Nice’n’Sleazy – 421 Sauchiehall Street: This pub is more like a club on most nights and you can come here and cut a rug until the wee hours. If you come during meal times, the pub serves up great lunches and dinners.

London, England:

To get here, take the London Euston train from Glasgow, which takes about 5 and half hours. (click here for schedules & fares). Once in London, you should get your sight-seeing shoes on because you’ll be doing a lot of walking around this iconic capital. We’ve narrowed it down to threes again for the sake of this article but you’ll likely see more attractions just by walking in between each of the ones we’ve listed below.

City of London skyline from London City Hall - Oct 2008
Photo By: Diliff via WikiCommons

Three Sights:

Big Ben: Probably the most iconic clock in the world, Big Ben will be on just about everyone’s itinerary. Built in 1858, it is located at the north end of the Palace of Westminster.

The Tower Bridge: Built in 1886–1894, this bridge (often incorrectly referred to as the London Bridge), is just about 5 km from Big Ben and it’s best to see it in both daylight and at night to truly see all of its beauty.

Tower Bridge London Feb 2006
Photo By: Diliff via WikiCommons
The London Eye: This massive ferris wheel is actually a bit of an eyesore on the London skyline, but hop into one of the 32 capsules and slowly ascend to 135 meters for amazing panoramic views of the city. In fact, if you hop on the Eye, you can see about 55 of London’s most famous landmarks, perfect for those on an 8 day itinerary!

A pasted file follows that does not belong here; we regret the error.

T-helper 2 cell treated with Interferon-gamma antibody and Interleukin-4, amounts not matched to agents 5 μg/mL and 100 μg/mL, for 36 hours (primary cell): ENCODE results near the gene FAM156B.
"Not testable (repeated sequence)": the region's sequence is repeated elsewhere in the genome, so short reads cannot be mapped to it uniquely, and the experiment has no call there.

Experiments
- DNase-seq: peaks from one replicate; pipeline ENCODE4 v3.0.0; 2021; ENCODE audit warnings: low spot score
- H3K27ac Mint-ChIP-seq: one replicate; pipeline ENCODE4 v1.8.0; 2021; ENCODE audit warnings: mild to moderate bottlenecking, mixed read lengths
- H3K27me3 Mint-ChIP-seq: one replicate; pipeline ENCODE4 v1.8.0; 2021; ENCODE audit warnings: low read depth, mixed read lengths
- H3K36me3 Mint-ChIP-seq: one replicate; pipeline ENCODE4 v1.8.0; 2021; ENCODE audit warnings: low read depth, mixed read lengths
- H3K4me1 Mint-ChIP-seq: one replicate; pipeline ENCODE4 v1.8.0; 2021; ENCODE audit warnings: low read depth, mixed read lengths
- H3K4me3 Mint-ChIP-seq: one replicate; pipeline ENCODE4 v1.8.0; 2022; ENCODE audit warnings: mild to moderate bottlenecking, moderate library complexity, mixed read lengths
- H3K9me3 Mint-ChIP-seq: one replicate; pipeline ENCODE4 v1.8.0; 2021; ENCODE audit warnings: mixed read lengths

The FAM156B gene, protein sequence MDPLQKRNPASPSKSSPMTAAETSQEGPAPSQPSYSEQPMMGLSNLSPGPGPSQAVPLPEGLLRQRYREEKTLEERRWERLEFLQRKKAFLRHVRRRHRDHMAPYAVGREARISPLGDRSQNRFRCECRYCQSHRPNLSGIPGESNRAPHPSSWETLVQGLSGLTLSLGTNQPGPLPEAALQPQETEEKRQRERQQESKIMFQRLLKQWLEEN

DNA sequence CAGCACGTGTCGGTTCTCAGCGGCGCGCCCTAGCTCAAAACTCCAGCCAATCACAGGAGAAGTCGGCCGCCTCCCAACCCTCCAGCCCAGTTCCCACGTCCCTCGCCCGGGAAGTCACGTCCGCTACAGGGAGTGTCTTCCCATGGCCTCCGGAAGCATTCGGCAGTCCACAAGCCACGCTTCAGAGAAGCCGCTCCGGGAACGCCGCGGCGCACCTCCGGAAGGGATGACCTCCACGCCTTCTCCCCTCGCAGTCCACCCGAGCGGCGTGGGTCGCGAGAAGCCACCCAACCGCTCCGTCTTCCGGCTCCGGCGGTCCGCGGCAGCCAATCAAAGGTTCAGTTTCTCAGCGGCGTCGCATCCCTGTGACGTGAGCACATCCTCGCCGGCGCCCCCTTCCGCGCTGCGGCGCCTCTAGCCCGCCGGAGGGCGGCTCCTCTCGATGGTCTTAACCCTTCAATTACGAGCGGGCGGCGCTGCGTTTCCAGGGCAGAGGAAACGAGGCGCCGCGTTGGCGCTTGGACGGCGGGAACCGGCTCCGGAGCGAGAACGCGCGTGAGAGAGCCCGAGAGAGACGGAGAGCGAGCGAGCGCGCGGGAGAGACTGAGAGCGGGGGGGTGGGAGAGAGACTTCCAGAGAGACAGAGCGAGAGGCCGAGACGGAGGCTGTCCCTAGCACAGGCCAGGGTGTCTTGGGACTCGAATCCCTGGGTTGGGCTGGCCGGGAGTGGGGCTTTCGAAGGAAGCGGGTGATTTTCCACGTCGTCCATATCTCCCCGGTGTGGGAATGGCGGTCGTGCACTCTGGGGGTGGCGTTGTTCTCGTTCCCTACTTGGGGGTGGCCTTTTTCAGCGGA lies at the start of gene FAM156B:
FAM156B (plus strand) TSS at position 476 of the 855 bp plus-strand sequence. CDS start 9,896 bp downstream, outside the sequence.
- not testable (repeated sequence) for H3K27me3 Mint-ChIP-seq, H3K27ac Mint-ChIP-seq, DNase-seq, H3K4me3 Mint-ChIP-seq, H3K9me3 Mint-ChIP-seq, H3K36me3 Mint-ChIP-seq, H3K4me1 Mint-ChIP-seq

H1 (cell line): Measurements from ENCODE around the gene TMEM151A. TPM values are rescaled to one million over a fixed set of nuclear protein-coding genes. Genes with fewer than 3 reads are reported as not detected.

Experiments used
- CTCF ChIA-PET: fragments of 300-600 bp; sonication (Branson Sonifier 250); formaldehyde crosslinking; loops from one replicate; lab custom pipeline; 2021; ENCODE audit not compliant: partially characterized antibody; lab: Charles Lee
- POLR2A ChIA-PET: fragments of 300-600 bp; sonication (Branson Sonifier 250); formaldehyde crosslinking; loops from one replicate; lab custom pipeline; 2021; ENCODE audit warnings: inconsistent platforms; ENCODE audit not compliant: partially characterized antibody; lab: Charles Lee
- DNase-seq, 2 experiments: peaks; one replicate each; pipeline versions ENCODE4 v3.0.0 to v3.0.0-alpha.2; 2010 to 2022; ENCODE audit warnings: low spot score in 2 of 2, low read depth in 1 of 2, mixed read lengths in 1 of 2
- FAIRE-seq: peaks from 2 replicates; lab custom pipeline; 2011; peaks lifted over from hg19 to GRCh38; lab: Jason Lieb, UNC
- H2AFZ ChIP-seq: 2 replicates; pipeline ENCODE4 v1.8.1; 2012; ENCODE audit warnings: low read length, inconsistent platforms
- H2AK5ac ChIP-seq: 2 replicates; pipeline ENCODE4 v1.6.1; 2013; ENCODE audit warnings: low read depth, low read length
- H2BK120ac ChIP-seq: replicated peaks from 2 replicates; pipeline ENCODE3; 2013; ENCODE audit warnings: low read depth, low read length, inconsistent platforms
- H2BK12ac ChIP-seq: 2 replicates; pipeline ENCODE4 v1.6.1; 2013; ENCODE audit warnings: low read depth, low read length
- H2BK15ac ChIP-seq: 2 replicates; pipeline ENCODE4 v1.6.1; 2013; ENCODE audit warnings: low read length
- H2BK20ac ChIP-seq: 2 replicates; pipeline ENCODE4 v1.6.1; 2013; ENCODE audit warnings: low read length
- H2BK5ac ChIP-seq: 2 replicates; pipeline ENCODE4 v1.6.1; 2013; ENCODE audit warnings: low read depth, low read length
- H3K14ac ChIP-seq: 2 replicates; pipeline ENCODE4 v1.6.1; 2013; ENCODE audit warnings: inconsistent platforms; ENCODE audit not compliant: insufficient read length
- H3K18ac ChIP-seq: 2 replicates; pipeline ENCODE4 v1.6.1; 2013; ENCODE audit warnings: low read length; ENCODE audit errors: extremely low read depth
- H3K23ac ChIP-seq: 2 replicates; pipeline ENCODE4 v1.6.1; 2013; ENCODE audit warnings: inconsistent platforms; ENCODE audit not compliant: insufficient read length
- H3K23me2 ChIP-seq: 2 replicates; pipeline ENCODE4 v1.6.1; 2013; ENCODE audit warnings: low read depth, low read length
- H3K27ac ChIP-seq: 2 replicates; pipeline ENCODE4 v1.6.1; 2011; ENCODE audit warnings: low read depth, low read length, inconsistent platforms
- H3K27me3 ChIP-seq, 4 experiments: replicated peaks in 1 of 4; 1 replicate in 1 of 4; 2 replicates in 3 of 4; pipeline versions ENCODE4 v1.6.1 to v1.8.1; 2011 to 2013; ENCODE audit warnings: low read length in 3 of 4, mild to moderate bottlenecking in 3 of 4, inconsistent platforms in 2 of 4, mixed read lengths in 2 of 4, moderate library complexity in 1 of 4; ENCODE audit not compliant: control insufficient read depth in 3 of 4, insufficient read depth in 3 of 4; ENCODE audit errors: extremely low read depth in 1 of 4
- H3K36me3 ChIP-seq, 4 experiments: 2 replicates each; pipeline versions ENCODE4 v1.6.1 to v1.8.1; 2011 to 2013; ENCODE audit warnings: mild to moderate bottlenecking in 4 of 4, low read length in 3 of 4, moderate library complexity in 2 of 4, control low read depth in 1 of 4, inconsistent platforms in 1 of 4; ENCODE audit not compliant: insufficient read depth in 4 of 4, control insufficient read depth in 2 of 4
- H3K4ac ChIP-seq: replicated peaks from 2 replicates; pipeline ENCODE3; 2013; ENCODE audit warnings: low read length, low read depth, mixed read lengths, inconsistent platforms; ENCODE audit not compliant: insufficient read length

Three Pubs:

Wetherspoon – 15 Trinity Square: Most local, posh Londoners will laugh if you tell them you’re going to Wetherspoon, but it’s a cheap and delicious pub franchise with some pretty cool locations. The Liberty Bounds Wetherspoon has a great view of the Tower Bridge!

The Mayflower – 117 Rotherhithe Street:  This pub has stood here since at least the 17th century when the Pilgrims Mayflower set out on its maiden voyage. The current building is mostly from the 18th century with beautifully scented oak beams running the length of the pub’s ceiling.

Sir Richard Steele – 97 Haverstock Hill: This pub is a great example of the UK’s pub food revolution. True gastronomic delights can be ordered from this ale-drinkers hideaway.

York, England:

If you’re doing a circle back to Glasgow, stop at York on the way. This ancient walled city is one of the most beautiful in the UK. Known for it’s haunted houses, historical walks and stunning cathedrals, York is our favourite city in the region.

York England 82932

Three Sights: